D was a natural at organising and socialising in the restaurant, so it was no surprise to go into the club one Saturday evening to find two rows of tables, each set out for twenty two people.

Another of D`s qualities was that he wore his heart on his sleeve. So when I asked him who the tables were for, he immediately replied, “these are for xxxxxx`s son`s twenty first birthday party”, as he pointed to the row on the left. “And the ones on the right are for twenty two available ladies, all paid for by xxxxxx`s father – I have three grand cash to cover the costs”.

Sometimes words don`t come too easily, but before I could speak D added that the father had also paid for a whole floor of the Holiday Inn for them, but there were conditions. The girls were to act as a hen party, and the guys were not to be told the real story – so it was up to them to “pull”, all of which created an amazing “must watch” event.

At this point I ought to clarify any mental images you may have created. Firstly the guys were all from wealthy families, and extremely well dressed; secondly you must dispel any images of French tarts and girls in tiny mini-skirts and low tops. These girls were gorgeous and expensively dressed, so the scene was set for a very interesting night.

Clearly the guys were over-awed by the girls, and the girls played very hard to get, then slowly they began to interact, but of course the shier guys needed extra coaxing from the “spare” girls. All of which seemed to be orchestrated by D, with an enormous grin on his face.

Did they all pair off?

I think they did.

Did they all go back to the Holiday Inn?

Sorry – can`t say –  that would be  just too much information.

 

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Interview for a Cashier

Birmingham – The Dome

To the majority of us, remembering who we have interviewed would  be an instinctive part of the process. Remembering who we have appointed as a cashier at the venue is clearly essential but not so in the case of the hapless Deputy Manager in the halcyon days of The Dome Birmingham.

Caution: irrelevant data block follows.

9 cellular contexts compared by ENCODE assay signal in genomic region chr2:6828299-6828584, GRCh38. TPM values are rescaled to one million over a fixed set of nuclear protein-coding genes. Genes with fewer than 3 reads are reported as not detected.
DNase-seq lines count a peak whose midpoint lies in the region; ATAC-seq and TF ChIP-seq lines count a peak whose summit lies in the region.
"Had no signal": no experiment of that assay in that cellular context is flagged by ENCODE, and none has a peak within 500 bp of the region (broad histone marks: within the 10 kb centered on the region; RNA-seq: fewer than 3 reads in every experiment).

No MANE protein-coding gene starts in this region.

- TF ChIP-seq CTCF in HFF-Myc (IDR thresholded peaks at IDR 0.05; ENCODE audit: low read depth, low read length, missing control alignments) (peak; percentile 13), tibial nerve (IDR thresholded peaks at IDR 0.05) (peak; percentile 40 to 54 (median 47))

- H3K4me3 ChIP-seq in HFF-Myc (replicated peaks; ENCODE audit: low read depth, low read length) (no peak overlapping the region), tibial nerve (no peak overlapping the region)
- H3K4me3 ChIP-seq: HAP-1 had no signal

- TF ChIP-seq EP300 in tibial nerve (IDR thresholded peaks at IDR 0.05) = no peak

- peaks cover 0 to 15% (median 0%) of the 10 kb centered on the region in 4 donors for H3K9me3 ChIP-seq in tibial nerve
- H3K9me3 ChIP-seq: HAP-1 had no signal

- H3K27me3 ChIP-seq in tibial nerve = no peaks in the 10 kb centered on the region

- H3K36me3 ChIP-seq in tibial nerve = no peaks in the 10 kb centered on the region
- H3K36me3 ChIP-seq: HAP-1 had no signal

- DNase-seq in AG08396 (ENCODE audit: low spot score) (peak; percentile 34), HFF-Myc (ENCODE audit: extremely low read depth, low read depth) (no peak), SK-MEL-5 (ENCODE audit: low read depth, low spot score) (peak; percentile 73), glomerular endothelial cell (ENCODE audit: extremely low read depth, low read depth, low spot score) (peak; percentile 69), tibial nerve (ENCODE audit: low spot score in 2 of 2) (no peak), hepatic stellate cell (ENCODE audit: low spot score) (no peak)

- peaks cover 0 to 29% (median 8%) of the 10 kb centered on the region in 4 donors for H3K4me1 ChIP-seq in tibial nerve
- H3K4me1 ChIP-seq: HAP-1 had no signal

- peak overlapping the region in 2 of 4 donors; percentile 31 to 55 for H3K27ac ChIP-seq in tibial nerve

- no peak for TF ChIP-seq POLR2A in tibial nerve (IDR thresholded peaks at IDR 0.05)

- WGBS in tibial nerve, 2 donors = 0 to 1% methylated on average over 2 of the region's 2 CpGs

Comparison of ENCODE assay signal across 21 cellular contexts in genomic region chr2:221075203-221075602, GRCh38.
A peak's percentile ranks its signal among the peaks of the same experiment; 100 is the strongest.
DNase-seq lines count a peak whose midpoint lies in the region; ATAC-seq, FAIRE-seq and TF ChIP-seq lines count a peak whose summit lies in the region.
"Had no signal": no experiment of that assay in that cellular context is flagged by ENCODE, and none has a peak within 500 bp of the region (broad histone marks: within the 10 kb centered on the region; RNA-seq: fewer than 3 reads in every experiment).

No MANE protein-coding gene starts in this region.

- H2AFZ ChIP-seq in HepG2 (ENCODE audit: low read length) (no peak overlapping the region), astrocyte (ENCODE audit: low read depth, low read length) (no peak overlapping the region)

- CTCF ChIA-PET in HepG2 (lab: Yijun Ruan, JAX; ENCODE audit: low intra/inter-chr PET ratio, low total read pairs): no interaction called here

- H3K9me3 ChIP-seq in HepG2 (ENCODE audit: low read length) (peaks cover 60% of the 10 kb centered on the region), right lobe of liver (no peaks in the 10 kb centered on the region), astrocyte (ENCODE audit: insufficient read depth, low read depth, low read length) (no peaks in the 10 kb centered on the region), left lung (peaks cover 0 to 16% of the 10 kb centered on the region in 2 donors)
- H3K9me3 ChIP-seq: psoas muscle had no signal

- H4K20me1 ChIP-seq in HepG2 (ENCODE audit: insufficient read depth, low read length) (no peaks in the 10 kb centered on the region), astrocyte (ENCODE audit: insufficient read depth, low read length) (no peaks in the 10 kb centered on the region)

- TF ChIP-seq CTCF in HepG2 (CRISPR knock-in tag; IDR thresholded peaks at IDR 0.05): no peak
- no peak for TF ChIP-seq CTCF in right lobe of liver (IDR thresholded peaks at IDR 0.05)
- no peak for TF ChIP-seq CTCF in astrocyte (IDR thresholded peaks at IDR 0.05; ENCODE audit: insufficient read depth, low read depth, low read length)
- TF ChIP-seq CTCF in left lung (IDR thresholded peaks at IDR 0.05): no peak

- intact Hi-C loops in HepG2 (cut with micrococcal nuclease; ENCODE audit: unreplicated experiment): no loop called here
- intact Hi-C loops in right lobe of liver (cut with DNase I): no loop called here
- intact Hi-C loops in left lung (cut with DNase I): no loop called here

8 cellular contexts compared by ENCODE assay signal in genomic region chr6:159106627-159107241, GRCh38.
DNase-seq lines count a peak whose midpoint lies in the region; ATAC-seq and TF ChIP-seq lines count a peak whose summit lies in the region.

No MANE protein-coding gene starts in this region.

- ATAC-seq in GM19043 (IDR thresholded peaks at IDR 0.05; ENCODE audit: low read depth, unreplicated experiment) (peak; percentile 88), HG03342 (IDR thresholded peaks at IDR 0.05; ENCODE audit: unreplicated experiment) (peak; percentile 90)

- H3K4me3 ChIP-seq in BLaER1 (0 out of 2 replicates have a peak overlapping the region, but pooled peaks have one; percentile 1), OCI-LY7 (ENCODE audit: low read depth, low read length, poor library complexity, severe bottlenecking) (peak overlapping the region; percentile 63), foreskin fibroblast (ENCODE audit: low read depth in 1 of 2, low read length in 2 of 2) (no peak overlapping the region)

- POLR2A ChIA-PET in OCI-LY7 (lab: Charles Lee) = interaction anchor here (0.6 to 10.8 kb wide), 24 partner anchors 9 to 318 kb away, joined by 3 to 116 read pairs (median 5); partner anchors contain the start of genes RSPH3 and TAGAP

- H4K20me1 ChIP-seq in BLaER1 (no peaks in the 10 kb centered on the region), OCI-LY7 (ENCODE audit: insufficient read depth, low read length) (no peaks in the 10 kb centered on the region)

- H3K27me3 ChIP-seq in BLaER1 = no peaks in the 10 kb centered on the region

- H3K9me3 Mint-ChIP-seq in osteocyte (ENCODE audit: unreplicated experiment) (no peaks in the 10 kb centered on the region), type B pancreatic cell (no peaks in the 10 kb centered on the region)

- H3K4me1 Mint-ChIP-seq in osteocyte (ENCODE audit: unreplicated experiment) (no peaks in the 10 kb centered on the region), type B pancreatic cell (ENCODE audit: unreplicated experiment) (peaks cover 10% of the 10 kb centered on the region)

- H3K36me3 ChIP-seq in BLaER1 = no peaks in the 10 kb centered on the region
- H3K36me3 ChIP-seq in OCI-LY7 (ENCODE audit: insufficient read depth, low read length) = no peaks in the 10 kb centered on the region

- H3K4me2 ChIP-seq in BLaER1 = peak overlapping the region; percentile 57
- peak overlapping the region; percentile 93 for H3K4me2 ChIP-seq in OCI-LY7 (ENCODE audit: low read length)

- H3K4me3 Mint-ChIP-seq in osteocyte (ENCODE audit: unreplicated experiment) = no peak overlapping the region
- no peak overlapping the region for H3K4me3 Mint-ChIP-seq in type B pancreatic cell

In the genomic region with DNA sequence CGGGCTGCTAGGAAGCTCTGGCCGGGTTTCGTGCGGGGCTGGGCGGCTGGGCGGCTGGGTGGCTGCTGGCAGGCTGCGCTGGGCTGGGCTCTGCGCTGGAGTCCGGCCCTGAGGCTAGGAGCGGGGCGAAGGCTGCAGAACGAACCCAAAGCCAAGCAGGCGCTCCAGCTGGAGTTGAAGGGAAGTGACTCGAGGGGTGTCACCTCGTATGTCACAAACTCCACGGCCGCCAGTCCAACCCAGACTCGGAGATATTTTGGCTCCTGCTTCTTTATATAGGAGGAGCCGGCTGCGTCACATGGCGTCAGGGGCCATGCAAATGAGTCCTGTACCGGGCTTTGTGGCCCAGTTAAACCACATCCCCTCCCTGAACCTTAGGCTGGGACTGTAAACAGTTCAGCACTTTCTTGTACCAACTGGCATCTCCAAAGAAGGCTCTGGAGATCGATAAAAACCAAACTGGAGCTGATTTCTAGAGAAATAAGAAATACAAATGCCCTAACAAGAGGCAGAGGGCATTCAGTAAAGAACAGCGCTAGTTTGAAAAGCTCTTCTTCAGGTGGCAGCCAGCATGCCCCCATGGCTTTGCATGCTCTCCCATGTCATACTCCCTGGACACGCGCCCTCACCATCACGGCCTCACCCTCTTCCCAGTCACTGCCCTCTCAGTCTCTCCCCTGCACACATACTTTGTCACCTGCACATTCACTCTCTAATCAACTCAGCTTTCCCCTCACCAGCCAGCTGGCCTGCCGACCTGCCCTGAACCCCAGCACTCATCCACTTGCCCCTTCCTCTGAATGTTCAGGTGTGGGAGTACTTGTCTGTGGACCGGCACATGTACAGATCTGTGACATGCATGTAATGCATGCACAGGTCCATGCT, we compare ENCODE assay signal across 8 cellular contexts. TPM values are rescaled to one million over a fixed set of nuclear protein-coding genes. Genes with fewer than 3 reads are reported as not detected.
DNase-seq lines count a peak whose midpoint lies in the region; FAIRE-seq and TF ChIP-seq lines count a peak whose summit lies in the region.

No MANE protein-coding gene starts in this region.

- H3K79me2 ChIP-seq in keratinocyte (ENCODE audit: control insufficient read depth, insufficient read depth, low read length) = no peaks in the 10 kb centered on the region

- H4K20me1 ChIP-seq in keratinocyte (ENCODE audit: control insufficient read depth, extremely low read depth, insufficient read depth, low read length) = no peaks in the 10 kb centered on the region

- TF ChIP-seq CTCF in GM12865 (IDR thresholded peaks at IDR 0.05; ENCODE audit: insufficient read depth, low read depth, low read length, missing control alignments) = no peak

During the late 1980s the venue was nationally renowned. The French Restaurant at balcony attracted stars from television and the popular music scene. Capacity attendances were the norm. Bar and box office tills worked overtime.

Commonsense and insurance requirement created security policies to protect the flow of cash from the tills to the bank. Part of which was for the cashier to count and record all monies on the following morning after the night`s trading.

In compliance with this procedure the newly appointed cashier began counting the money after a very busy Friday night`s business. She was disturbed by a knock on the cash office door, and asked who was there, then opened it when she recognised the Deputy Manager`s voice.

He burst into the office with his face partially covered, and what the cashier thought to be a gun in his hand. “I want the money now”, he demanded.

“Don`t be silly Gary”, returned the cashier, thinking the whole thing must be a joke. Gary had given her the job after her interview, but he had then gone on holiday and forgotten seemingly forgotten.

Goodness knows what he was thinking.

He wrapped the cashiers mouth, hands and feet together with Sellotape and made off with the takings, leaving the her somewhat confused and distressed, yet easily able to free herself from her “bondage”.

Luckily the cashier was not harmed, but her popularity soared to VIP status. Gifts of Sellotape from mischievous suitors abounded; offers of to organise bondage parties arrived, but she just laughed. Only the insurance company had been hurt.

So what of Gary, the Deputy Manager? Well, he would probably be free to this day had it not been for a motoring incident. When stopped by the police for a minor offence, he caused such a rumpus that he was arrested, and eventually his house was searched, and a considerable amount of illegal drugs were found. As result he was given bed and breakfast by courtesy of her majesty.

And the cashier? Still a fabulous bubbly person – still amused by the strangest of robberies and breaks into giggles every time someone mentions Sellotape.